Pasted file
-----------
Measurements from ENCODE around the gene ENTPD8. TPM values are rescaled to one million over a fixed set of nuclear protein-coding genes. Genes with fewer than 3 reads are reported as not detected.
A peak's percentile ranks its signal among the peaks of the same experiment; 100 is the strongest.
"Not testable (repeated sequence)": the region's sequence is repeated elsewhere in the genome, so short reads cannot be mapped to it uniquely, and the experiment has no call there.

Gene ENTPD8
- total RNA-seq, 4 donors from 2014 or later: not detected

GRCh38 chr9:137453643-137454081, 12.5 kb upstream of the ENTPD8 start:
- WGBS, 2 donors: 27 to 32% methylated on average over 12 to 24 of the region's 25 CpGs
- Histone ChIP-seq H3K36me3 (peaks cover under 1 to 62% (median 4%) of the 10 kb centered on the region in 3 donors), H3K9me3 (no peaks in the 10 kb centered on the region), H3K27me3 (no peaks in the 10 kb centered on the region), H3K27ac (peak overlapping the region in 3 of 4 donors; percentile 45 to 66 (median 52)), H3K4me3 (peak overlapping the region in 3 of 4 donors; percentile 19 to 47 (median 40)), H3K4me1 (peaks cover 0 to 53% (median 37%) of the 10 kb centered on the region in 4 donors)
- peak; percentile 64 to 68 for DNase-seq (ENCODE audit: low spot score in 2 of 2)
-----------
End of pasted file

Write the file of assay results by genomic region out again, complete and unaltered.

Measurements from ENCODE around the gene ENTPD8. TPM values are rescaled to one million over a fixed set of nuclear protein-coding genes. Genes with fewer than 3 reads are reported as not detected.
A peak's percentile ranks its signal among the peaks of the same experiment; 100 is the strongest.
"Not testable (repeated sequence)": the region's sequence is repeated elsewhere in the genome, so short reads cannot be mapped to it uniquely, and the experiment has no call there.

Gene ENTPD8
- total RNA-seq, 4 donors from 2014 or later: not detected

GRCh38 chr9:137453643-137454081, 12.5 kb upstream of the ENTPD8 start:
- WGBS, 2 donors: 27 to 32% methylated on average over 12 to 24 of the region's 25 CpGs
- Histone ChIP-seq H3K36me3 (peaks cover under 1 to 62% (median 4%) of the 10 kb centered on the region in 3 donors), H3K9me3 (no peaks in the 10 kb centered on the region), H3K27me3 (no peaks in the 10 kb centered on the region), H3K27ac (peak overlapping the region in 3 of 4 donors; percentile 45 to 66 (median 52)), H3K4me3 (peak overlapping the region in 3 of 4 donors; percentile 19 to 47 (median 40)), H3K4me1 (peaks cover 0 to 53% (median 37%) of the 10 kb centered on the region in 4 donors)
- peak; percentile 64 to 68 for DNase-seq (ENCODE audit: low spot score in 2 of 2)